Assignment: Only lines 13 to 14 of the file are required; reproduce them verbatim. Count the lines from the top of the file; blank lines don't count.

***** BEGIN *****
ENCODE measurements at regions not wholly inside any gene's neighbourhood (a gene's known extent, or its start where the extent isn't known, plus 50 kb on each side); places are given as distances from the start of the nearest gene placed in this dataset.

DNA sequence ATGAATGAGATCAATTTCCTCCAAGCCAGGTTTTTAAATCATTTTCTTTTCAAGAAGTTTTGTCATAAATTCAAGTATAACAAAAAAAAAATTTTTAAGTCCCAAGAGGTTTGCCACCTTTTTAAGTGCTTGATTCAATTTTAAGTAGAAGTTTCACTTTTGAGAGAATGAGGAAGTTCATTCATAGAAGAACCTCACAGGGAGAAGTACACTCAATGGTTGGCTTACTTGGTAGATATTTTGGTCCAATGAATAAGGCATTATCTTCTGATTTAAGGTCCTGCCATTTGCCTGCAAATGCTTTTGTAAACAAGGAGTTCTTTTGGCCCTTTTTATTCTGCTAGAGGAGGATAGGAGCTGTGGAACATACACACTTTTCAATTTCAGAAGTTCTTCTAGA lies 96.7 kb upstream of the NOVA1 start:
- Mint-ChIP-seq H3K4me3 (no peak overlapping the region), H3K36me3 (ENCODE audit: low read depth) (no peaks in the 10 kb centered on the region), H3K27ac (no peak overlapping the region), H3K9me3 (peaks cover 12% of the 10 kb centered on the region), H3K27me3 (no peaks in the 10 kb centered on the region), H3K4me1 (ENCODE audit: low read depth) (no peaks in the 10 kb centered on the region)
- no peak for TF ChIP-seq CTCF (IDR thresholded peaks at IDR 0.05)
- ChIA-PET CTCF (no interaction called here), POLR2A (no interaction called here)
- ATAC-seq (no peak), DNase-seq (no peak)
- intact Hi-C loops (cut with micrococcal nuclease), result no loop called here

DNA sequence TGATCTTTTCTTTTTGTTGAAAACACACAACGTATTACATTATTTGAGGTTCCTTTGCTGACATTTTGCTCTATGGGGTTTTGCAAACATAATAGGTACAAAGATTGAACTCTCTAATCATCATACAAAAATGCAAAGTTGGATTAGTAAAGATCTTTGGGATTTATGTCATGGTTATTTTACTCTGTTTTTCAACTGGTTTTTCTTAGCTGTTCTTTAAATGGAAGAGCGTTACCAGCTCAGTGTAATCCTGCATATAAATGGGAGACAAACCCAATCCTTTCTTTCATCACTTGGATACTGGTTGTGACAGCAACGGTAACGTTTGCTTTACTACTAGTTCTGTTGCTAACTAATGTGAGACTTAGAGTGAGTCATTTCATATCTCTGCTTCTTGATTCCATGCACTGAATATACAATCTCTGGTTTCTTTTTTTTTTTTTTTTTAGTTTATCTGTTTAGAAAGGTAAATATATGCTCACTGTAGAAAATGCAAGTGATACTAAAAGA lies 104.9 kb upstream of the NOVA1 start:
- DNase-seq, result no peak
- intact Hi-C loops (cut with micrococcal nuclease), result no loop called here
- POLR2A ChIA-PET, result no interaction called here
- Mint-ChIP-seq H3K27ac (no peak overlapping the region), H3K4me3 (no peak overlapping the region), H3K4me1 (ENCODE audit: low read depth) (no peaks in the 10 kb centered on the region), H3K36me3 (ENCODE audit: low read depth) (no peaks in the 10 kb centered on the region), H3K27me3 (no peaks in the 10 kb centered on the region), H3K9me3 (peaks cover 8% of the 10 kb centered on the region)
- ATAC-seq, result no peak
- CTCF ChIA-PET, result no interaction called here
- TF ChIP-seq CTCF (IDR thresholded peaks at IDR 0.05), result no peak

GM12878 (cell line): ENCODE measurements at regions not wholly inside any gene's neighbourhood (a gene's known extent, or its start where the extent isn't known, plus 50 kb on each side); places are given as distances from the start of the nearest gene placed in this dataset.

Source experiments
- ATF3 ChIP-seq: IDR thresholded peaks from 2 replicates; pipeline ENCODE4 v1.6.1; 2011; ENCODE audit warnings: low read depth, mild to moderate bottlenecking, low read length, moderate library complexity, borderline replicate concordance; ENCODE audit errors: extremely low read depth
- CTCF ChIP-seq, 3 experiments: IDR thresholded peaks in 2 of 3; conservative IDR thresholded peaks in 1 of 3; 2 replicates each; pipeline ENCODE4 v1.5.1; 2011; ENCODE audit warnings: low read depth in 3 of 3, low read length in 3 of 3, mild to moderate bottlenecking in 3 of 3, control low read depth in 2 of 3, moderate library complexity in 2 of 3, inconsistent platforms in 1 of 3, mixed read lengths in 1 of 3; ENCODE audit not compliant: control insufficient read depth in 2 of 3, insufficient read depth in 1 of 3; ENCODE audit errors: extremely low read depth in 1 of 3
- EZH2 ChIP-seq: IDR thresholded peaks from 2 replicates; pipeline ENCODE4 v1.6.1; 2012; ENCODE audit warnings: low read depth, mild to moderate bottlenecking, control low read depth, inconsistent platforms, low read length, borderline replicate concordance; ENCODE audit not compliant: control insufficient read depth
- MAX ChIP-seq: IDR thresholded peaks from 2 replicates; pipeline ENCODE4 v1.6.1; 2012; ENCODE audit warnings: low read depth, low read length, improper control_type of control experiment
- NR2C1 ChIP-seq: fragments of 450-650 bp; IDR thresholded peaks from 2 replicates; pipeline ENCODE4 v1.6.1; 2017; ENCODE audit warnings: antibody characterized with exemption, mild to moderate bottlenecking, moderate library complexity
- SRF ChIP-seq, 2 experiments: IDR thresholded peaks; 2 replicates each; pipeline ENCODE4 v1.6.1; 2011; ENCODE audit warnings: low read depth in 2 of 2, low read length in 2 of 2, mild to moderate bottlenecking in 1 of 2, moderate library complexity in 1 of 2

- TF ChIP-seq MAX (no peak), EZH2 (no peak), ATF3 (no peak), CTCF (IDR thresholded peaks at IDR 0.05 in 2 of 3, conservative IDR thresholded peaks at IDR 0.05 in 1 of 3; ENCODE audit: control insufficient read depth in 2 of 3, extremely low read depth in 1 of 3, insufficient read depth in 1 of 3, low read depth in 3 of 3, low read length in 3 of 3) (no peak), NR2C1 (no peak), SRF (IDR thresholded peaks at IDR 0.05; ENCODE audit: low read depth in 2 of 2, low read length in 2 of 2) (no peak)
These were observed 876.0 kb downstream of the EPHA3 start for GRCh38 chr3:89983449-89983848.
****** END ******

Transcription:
- ATAC-seq, result no peak
- CTCF ChIA-PET, result no interaction called here